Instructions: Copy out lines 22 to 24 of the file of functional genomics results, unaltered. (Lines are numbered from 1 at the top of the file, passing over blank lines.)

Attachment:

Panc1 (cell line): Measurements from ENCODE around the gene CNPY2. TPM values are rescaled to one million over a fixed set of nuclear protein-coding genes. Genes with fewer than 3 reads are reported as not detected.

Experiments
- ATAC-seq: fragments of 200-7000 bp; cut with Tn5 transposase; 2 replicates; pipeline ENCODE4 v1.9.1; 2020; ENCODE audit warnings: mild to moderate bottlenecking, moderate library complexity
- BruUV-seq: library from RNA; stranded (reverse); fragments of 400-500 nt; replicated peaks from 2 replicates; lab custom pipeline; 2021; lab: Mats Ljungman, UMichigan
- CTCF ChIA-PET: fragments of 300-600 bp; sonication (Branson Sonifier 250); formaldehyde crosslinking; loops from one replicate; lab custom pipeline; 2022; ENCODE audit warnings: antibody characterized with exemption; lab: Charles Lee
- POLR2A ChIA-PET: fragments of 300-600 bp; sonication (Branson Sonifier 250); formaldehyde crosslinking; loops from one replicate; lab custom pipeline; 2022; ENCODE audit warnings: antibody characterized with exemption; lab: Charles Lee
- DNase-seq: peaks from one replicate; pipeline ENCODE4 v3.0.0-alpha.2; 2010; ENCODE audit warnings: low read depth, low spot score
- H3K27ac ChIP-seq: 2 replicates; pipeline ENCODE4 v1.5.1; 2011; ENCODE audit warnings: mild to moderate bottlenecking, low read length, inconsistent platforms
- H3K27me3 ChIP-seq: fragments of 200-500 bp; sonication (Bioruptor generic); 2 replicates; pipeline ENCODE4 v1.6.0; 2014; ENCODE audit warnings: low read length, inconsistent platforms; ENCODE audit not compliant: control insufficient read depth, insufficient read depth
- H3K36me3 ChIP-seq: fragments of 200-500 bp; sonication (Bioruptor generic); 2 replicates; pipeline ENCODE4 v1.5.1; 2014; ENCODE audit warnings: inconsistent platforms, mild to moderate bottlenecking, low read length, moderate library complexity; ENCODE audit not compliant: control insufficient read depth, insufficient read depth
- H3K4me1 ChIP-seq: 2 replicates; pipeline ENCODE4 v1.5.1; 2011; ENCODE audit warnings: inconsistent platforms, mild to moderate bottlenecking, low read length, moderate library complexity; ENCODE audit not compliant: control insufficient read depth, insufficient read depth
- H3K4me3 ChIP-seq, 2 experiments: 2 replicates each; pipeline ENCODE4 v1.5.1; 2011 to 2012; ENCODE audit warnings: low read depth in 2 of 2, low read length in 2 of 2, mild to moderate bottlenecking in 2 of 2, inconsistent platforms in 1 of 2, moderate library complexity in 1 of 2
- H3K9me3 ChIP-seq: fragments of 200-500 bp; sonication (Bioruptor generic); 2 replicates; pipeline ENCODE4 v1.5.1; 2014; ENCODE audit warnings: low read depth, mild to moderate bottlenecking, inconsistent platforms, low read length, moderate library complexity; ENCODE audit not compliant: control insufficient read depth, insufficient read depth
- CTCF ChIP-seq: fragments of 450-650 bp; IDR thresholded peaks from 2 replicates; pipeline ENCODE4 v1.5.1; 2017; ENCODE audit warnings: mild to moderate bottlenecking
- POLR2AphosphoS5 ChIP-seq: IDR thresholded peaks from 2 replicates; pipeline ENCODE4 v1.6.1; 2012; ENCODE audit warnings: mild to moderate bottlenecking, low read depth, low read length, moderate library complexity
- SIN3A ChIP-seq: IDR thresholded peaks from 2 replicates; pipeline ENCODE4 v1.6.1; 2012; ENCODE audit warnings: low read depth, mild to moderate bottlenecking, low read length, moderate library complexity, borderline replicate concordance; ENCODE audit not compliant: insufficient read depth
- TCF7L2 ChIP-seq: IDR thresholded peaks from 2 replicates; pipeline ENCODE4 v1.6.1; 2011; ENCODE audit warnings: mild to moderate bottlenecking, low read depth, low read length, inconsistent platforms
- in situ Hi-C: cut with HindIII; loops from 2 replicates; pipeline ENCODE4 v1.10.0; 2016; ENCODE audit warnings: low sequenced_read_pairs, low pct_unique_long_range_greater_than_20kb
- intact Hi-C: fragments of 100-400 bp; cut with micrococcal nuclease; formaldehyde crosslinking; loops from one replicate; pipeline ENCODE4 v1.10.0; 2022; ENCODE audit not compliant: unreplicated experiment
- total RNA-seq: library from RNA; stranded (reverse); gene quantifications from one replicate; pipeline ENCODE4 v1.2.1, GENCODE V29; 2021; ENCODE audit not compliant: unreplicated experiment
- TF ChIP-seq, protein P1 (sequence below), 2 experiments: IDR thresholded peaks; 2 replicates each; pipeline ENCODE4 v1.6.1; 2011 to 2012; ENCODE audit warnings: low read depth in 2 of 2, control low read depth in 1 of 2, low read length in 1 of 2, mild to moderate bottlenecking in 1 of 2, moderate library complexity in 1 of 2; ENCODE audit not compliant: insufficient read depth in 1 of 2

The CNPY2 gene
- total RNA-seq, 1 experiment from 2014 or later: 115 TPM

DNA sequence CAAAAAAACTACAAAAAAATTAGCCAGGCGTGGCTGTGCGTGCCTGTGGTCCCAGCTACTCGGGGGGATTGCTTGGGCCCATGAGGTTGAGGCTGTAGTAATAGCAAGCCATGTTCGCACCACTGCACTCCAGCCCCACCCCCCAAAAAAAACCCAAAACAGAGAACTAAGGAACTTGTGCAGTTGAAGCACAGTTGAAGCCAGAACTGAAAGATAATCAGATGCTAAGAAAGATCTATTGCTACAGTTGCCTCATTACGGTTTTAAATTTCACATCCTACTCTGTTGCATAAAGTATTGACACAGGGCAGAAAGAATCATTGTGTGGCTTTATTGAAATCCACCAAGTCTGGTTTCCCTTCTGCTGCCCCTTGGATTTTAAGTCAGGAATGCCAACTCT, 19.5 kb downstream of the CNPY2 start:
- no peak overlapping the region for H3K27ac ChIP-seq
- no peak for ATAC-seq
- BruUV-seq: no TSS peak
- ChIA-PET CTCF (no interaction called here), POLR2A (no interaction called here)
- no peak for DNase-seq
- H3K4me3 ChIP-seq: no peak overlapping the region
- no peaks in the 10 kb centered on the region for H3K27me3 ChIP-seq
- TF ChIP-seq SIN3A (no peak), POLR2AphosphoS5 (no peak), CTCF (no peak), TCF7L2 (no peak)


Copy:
The CNPY2 gene
- total RNA-seq, 1 experiment from 2014 or later: 115 TPM

DNA sequence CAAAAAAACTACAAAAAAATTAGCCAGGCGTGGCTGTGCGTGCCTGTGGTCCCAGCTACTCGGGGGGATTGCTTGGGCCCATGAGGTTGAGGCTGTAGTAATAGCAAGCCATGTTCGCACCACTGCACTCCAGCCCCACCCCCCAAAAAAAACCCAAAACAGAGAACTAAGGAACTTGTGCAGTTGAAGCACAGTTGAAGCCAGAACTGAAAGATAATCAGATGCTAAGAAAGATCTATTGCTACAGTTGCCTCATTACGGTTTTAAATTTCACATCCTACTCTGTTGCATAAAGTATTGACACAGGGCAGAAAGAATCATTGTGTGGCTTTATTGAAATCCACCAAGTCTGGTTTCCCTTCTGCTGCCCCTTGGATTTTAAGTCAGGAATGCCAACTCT, 19.5 kb downstream of the CNPY2 start: